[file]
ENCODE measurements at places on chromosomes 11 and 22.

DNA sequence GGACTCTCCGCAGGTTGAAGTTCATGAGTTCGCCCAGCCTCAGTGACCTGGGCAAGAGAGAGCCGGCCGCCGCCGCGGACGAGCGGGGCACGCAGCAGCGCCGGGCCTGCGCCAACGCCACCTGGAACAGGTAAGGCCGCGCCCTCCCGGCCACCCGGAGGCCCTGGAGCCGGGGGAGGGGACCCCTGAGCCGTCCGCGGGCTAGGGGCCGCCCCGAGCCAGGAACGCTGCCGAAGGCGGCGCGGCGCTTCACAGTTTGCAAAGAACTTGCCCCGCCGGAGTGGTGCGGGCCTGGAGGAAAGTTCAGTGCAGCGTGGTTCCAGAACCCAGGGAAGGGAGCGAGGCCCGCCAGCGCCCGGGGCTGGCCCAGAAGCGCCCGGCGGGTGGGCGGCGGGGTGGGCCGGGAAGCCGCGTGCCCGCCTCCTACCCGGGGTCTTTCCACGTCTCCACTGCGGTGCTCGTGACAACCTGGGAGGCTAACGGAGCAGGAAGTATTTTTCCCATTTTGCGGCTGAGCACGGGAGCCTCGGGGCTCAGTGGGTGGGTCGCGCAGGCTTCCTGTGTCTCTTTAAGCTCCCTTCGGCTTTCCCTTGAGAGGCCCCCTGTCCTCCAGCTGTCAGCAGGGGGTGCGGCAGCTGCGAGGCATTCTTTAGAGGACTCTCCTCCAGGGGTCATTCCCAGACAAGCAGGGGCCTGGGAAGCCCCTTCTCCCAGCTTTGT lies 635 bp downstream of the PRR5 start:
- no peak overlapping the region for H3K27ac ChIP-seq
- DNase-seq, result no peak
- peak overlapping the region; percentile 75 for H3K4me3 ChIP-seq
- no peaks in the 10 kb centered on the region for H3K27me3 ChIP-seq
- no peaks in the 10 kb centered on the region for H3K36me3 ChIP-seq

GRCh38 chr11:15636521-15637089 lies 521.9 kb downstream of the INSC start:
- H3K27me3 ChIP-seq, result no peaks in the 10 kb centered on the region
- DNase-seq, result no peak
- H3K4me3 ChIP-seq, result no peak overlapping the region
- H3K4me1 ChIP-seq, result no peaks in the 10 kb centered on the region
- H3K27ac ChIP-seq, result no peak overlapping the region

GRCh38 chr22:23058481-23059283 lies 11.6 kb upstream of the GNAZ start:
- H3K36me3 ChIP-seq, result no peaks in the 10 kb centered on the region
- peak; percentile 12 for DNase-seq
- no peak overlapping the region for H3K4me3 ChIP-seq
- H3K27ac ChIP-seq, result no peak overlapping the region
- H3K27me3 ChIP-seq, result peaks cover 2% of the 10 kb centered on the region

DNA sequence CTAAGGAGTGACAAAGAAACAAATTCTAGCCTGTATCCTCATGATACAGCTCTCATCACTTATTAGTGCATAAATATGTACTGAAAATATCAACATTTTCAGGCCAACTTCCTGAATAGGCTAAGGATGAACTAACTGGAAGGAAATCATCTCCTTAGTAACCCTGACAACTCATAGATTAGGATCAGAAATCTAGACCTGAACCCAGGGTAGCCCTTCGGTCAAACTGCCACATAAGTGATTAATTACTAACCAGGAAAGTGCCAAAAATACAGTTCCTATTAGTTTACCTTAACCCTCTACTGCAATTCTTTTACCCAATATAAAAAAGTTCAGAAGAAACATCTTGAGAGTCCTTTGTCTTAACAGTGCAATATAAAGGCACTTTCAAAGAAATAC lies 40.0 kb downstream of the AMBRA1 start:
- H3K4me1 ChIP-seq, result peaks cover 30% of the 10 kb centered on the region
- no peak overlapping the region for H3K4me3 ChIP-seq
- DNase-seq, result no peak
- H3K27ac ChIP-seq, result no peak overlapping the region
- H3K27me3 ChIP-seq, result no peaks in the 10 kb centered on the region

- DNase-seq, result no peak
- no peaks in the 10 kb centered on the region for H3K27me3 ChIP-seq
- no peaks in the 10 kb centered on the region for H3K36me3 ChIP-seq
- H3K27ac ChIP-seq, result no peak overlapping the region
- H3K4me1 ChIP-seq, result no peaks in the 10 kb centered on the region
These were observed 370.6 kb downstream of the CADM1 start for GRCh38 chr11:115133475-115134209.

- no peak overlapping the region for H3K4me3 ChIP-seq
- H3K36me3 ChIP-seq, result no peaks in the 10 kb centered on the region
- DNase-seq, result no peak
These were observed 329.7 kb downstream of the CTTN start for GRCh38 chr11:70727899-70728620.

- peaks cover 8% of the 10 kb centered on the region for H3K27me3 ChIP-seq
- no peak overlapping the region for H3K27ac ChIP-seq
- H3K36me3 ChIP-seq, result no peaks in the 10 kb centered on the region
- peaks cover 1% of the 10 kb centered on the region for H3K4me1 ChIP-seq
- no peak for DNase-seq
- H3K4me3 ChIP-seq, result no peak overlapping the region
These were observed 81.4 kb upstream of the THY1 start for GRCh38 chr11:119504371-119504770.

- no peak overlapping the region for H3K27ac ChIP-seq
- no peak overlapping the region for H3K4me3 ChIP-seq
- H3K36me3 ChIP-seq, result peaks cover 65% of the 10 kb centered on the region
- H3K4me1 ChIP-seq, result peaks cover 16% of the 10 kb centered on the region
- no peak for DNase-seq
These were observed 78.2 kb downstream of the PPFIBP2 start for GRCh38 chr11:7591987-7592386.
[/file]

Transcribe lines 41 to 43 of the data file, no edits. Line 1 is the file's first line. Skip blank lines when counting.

- H3K4me3 ChIP-seq, result no peak overlapping the region
These were observed 81.4 kb upstream of the THY1 start for GRCh38 chr11:119504371-119504770.

- no peak overlapping the region for H3K27ac ChIP-seq